When you read the following please be assured I have not lost my mind. Instead understand that I have always been interested in the freedom that art allows, in its objects, and as a place to change how one understands the lived experience.
How does one use these rather functional, prescribed words to describe what it means to make art? To, in some small way, describe the way in which the mind works, or sees, or hears, and how this impossibility of describing and transcribing the infinity of life and imagination, which, trapped here in the folds of history and the future and the impossibility of space/universe/mind/god/nothing/, even color, color!!!, try in some way to describe what it means to create objects, art, and then tell you what those objects are and or what they mean. How wonderful that you could read these words and almost understand some semblance of the utter confusion that I feel in attempting to live in this world, this culture, where I am supposed to be rational, and a good member, stay skinny and in shape, eat well, be healthy, be rational/logical, get rich, influence people, get famous, and yet create objects that capture the vastness of imagination, that while expressing my own fear and doubt and happiness and wonder and confusion as to what it means to exist and have the freedom and power to shape materials, to touch, wonder, love, be confused, and want to cry/laugh/breath - chaos, change, c c c c c c c c, letters, shapes on the page. Below are the words I am expected to write, how beautiful to have the choice.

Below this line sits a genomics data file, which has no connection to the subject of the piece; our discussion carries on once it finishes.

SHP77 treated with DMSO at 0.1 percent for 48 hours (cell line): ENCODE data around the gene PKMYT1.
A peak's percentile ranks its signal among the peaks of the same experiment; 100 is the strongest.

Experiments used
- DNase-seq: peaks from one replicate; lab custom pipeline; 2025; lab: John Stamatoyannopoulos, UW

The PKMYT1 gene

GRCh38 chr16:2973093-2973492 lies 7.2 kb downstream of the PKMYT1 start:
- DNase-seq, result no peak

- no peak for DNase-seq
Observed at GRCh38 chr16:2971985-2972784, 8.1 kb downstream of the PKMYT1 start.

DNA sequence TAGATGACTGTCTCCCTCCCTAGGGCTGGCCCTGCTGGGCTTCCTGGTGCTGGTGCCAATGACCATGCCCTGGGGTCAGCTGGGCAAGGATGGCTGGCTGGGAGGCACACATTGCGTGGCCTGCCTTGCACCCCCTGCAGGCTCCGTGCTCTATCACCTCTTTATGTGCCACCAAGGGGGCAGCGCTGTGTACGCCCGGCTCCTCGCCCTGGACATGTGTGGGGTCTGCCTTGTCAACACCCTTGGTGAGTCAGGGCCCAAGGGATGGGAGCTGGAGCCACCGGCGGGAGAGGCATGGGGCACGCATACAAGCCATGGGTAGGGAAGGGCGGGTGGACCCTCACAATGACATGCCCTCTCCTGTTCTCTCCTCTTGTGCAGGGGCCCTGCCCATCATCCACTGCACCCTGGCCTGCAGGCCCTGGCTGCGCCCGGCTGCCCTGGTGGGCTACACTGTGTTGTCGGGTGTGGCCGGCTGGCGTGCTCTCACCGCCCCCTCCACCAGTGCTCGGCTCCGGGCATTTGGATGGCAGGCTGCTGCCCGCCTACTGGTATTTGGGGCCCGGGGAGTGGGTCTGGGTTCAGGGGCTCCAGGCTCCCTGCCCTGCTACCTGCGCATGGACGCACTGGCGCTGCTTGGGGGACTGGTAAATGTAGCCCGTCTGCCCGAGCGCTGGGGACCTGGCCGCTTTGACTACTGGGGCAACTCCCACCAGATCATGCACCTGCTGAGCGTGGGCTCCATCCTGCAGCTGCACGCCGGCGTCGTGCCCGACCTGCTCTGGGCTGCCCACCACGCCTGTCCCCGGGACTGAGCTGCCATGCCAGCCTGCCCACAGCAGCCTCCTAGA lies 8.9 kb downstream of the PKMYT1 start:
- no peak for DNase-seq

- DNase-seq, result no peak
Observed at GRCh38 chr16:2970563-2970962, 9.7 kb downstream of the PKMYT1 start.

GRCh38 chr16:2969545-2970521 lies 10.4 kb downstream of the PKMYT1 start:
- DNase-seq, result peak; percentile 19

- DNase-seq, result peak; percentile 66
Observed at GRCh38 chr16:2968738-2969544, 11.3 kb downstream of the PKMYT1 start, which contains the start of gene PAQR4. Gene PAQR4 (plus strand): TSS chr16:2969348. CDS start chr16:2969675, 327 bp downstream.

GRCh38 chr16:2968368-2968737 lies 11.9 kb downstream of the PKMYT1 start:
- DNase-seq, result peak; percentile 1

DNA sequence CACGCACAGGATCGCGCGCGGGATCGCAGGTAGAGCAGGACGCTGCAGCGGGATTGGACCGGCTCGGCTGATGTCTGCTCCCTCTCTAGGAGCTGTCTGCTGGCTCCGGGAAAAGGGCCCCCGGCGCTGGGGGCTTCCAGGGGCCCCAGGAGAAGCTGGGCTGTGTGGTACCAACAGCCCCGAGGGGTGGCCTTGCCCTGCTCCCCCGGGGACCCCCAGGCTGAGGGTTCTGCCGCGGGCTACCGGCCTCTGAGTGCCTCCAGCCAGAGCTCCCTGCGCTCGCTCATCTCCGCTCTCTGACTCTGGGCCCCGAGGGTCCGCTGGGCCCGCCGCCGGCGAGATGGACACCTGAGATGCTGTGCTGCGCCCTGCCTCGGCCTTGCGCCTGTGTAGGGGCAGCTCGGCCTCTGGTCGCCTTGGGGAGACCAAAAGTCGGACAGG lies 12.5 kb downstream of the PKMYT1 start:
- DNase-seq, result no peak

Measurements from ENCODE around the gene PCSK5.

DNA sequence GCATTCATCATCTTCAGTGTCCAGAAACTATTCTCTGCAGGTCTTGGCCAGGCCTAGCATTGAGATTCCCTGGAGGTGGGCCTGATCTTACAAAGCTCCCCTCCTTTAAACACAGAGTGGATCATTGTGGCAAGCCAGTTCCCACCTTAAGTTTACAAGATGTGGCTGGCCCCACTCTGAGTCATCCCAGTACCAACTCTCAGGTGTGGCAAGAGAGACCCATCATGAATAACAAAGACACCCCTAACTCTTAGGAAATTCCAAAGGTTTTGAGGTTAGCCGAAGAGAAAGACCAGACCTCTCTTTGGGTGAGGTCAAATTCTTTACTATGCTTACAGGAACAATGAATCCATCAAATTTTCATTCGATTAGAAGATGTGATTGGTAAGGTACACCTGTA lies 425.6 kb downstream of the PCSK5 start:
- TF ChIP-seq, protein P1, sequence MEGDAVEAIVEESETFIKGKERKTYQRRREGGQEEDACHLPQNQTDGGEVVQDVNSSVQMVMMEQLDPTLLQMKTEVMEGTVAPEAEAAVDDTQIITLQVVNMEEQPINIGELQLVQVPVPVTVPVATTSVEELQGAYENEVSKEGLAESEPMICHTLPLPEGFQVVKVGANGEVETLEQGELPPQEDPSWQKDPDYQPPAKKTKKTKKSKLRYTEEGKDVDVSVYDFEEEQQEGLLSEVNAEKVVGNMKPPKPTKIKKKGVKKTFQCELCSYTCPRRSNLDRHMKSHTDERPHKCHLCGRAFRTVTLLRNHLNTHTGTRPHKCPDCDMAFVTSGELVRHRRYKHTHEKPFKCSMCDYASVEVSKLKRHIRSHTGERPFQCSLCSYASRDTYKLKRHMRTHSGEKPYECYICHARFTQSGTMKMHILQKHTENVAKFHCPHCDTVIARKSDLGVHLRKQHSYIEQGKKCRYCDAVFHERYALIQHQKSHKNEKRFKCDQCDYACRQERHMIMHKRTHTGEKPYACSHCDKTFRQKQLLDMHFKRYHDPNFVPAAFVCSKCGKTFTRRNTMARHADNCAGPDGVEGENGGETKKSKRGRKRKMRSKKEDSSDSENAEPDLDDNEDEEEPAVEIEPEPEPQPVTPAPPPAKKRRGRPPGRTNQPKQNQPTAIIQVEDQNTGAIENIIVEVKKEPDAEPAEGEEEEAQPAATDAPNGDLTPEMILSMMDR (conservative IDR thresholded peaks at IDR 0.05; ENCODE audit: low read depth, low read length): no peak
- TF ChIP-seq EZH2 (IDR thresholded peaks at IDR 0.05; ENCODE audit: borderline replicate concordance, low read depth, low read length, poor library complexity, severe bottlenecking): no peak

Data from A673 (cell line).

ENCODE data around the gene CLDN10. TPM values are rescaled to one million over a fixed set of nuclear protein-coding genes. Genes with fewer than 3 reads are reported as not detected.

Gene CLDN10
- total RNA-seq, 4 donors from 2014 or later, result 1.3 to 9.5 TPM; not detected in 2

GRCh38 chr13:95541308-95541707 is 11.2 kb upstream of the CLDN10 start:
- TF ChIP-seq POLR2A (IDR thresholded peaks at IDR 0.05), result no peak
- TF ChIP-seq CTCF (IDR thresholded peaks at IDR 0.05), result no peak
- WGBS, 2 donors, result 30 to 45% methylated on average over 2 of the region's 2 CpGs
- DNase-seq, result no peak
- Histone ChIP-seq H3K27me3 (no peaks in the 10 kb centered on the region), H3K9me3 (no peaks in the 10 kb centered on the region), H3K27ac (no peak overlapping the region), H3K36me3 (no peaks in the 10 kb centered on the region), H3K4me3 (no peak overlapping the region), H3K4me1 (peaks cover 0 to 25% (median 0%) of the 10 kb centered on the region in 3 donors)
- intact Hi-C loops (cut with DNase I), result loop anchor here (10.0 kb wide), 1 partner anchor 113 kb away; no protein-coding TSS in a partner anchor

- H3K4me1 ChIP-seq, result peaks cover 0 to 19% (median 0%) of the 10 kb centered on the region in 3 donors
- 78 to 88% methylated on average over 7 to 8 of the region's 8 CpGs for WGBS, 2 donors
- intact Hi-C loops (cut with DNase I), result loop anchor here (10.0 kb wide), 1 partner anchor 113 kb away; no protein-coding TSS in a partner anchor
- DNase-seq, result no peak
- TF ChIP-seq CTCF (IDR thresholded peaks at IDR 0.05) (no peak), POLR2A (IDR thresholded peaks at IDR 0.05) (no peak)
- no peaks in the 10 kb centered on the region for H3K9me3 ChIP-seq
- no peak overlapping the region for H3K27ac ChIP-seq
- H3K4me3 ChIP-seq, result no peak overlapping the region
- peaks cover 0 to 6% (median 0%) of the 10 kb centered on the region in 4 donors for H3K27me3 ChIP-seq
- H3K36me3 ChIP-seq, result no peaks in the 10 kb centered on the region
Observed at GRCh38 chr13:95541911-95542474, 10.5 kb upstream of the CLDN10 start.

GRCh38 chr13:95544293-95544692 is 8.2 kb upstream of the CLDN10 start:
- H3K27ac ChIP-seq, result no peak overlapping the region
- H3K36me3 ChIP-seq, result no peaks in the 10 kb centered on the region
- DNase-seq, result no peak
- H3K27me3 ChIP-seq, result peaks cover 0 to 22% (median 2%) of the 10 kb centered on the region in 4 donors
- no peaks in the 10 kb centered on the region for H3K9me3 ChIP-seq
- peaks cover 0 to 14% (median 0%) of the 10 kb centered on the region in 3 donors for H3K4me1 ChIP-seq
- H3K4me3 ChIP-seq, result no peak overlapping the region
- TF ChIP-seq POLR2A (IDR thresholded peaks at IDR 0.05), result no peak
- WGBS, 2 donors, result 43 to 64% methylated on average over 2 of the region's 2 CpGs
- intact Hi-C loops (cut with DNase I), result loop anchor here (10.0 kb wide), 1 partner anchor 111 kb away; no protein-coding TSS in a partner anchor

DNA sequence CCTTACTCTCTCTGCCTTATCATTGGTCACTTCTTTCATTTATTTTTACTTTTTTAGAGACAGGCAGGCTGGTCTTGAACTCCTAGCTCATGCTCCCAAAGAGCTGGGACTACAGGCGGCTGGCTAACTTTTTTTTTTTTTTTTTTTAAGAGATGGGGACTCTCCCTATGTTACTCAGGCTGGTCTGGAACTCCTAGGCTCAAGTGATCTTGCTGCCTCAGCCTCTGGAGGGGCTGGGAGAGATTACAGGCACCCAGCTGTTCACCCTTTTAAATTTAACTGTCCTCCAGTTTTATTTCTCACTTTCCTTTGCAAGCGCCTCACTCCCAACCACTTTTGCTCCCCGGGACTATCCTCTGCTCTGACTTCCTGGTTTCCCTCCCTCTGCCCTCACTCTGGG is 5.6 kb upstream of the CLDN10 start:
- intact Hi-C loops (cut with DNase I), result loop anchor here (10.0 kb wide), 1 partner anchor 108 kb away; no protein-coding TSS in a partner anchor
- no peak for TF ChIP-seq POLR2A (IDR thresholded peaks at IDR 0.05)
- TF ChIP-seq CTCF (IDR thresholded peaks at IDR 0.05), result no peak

My artistic enthusiasm arises from curiosity and an interest to explore conceptual notions, media and technical processes. The limitless bounds, possibilities, and formlessness of artistic practice provide a groundwork for investigating my understandings and interests in the world.
I often use clay due to my familiarity with it materially, and as it provides an excellent platform of creation due to its vast potentiality. Specifically, I am drawn to its malleability and its ability to capture the haptic experience that acts upon it. Historically, through its longevity, ceramic materials archived cultural ideas, which presents a rich conceptual groundwork as it records those occurrences. This contrasting quality, of being both ephemeral and permanent, provides interest, both materially and conceptually.
In short, I see myself as a maker. There is satisfaction in being able to control and alter materials, to produce those things that can be helpful, or make the world a more interesting place. My hope is that the work raises questions, creating some sense of wonder in the viewer, a wondering of what is, and what could be.